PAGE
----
the right as cultural movement, ct'd

Gene Healy says Republicans think that their voters are stupid:

By 2012, our national debt will be larger than the entire U.S. economy, according to the International Monetary Fund. So what's on the front burner in Washington these days? Zoning issues in lower Manhattan!


The establishment Right wants to play the Tea Party movement for suckers. It remains to be seen whether they'll play along.

Will Wilkinson is less charitable to "the base":

I don’t find this believable. This idiotic foofaraw could be a distraction only if the GOP rank-and-file actually cared more about the size of government than the cultural politics of American identity. But they don’t. It’s not even close. American conservatism is a movement consumed by protecting and asserting a certain fabricated conception of the traditional American way of life against imaginary enemies.

Needless to say, I think Will has a point here. You can argue that the party, the people that tend to vote for it, and the media that cater to those people all feed off of each other. But in any case, the modern kulturkampf-obsessed GOP didn't arise in a vaccuum.

I'd really rather be wrong about all of this.


RW said...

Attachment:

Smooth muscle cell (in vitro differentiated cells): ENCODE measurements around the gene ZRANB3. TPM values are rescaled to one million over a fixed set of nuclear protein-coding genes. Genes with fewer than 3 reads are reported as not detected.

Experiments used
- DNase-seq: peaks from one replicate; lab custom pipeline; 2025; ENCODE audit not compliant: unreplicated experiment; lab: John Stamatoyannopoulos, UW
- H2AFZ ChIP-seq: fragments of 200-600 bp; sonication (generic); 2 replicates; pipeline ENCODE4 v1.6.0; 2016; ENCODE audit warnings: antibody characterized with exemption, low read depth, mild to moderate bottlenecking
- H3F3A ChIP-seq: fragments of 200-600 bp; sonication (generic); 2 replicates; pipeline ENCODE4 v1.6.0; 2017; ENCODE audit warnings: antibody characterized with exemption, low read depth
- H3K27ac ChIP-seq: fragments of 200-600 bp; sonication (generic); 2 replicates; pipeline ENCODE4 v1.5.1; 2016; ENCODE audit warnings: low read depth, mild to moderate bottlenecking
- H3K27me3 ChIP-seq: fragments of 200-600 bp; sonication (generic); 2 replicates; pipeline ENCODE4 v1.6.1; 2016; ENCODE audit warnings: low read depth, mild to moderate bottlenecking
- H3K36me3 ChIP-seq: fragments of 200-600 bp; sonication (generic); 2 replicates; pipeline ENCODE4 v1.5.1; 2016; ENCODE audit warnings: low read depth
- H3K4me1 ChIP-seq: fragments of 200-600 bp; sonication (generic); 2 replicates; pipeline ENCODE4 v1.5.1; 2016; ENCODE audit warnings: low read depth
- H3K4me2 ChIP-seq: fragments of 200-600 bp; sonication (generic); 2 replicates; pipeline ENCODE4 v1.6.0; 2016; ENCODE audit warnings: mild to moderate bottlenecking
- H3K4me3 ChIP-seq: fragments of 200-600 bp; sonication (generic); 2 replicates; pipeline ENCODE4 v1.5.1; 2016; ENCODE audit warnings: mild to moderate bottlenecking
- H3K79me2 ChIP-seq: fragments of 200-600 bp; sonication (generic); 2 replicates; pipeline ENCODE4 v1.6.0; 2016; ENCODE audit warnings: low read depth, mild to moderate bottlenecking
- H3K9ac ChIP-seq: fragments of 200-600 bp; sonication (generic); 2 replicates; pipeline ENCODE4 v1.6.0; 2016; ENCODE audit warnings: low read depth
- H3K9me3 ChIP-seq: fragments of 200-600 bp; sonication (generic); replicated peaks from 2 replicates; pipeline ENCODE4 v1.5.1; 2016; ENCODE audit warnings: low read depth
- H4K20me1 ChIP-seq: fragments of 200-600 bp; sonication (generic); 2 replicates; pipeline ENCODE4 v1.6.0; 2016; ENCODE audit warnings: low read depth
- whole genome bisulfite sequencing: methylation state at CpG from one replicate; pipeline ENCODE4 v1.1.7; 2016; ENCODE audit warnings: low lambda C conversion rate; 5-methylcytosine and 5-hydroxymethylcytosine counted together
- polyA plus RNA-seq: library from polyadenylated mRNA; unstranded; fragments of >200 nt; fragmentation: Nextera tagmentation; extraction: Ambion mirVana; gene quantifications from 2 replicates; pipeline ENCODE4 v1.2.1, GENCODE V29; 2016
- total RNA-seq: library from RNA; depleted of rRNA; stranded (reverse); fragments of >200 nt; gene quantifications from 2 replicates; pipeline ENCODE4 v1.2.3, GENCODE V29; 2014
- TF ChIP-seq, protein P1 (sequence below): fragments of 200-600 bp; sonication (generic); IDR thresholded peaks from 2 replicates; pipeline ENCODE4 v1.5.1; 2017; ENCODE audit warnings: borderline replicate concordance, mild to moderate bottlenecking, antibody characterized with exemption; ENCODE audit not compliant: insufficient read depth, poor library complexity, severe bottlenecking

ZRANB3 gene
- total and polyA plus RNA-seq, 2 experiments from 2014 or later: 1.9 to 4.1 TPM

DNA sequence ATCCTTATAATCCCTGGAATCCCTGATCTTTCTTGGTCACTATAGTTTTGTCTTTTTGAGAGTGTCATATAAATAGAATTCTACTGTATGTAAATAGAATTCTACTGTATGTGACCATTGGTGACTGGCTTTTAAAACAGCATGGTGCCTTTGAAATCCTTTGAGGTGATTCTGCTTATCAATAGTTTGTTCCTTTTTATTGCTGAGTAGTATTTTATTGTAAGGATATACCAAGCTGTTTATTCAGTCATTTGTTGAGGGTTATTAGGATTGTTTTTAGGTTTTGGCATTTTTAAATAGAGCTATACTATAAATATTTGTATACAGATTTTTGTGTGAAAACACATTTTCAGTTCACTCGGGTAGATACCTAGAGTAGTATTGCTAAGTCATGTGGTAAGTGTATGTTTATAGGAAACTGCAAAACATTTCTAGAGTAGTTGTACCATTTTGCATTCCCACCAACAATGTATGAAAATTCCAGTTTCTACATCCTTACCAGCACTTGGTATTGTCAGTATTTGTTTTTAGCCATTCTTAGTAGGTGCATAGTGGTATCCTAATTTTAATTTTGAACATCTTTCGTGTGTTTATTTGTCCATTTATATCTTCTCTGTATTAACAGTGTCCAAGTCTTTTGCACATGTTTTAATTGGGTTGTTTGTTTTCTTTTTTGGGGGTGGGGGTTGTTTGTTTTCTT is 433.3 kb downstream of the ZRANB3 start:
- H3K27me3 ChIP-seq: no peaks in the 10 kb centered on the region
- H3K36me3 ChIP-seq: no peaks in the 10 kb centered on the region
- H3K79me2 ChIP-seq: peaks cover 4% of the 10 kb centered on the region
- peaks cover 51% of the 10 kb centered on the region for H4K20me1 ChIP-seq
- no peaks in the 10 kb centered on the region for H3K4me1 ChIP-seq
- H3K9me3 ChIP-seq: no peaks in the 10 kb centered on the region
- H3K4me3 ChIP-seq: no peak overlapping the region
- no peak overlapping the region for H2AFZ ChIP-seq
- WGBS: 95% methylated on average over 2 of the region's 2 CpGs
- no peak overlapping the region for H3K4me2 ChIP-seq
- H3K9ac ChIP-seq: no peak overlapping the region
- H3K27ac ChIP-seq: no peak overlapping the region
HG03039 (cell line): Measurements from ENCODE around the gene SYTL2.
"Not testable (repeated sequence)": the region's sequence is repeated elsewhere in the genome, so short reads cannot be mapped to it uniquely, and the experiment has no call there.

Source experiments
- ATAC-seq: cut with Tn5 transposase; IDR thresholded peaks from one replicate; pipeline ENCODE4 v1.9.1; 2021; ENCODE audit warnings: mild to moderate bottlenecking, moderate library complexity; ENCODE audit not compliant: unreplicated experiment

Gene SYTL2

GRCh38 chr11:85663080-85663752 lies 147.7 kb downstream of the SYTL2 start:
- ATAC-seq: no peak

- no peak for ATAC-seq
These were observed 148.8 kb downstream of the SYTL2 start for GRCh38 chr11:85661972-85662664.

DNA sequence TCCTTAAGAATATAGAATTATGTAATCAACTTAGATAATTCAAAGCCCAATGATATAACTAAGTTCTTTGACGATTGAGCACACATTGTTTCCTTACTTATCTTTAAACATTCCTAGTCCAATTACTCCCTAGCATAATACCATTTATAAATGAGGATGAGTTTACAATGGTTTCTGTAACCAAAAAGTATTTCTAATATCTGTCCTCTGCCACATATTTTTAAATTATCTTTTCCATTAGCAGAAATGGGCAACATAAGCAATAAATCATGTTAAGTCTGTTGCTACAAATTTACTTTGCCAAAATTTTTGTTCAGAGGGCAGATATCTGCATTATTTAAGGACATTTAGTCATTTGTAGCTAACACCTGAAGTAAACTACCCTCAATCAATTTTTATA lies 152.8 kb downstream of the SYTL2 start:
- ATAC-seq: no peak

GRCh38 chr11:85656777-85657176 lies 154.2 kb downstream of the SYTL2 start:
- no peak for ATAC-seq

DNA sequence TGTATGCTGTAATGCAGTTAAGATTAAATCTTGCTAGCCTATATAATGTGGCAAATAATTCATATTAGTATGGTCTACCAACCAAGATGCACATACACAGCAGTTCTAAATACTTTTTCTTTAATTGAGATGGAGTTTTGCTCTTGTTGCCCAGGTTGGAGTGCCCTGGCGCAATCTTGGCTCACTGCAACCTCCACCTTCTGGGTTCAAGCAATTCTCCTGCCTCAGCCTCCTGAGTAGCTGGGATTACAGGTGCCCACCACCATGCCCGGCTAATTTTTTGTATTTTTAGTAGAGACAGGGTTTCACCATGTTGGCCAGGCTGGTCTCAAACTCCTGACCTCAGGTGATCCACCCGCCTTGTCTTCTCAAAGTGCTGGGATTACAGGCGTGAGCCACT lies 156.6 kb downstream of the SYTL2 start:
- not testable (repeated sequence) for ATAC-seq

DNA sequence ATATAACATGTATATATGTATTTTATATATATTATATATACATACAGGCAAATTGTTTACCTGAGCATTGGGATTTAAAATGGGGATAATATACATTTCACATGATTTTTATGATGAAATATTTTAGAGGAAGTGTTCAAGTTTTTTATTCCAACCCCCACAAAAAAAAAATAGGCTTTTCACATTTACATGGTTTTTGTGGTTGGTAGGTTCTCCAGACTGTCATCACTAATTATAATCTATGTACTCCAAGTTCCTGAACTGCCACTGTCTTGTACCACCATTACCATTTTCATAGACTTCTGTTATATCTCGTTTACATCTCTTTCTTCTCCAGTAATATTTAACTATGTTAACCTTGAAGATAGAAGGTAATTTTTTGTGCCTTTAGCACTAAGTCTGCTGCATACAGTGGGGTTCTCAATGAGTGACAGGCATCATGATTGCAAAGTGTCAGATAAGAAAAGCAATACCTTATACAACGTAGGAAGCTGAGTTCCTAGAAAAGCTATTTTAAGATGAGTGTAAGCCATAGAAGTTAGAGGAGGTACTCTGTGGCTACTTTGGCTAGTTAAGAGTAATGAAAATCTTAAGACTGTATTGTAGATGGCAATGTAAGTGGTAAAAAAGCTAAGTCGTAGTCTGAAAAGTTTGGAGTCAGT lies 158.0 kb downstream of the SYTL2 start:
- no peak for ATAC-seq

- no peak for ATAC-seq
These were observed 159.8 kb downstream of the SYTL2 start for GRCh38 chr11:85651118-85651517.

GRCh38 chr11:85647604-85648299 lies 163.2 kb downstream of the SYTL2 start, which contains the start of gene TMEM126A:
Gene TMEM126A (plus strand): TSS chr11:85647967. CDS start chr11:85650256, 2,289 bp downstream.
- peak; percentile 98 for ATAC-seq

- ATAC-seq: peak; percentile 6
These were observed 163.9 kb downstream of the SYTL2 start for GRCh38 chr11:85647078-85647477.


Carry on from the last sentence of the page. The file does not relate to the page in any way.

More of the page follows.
The only thing that would be worse is if that impetus propelled this groupthink to prominence with power.

Remember that lady who stood up during the last campaign and worried out loud to Senator McCain about Barack Obama being a Muslim and it played on national TV and the Senator found himself defending his opponent?

I think that was the sign post of what was ahead. Welcome to the dumbed-down future. The trailer park replaces the parthenon.

We live in a place where people calling themselves civil libertarians actually don't see how speaking against "Miranda rights" makes them a hypocrite.

Justice Hugo Black, that one-time Klansman who turned into that liberal so-and-so on the Supreme Court was once asked if the rulings coming from that evil "Warren Court" aren't just making it harder to prosecute suspected criminals. And he said "of course it is. the entire Bill of Rights was meant to make it hard for the state to prosecute people. That's what it's supposed to do. They didn't want to make it easy for the state."

That musta got lost somewheres...

Gino said...

i've read both of these several times now and i have to admit i see a lot of what i used to be in them, though not presented accurately.

there is a little more nuance to some of these threads of thought than the images portray.

but when it comes time for TV and soundbites, its always the toothless folks that i've never met in the movement that seem to get the facetime.

much of what drives the movement is wishful thinking, but it takes some time for the thoughtful ones to realize that. what there once was will never be again, and its hard to accept sometimes.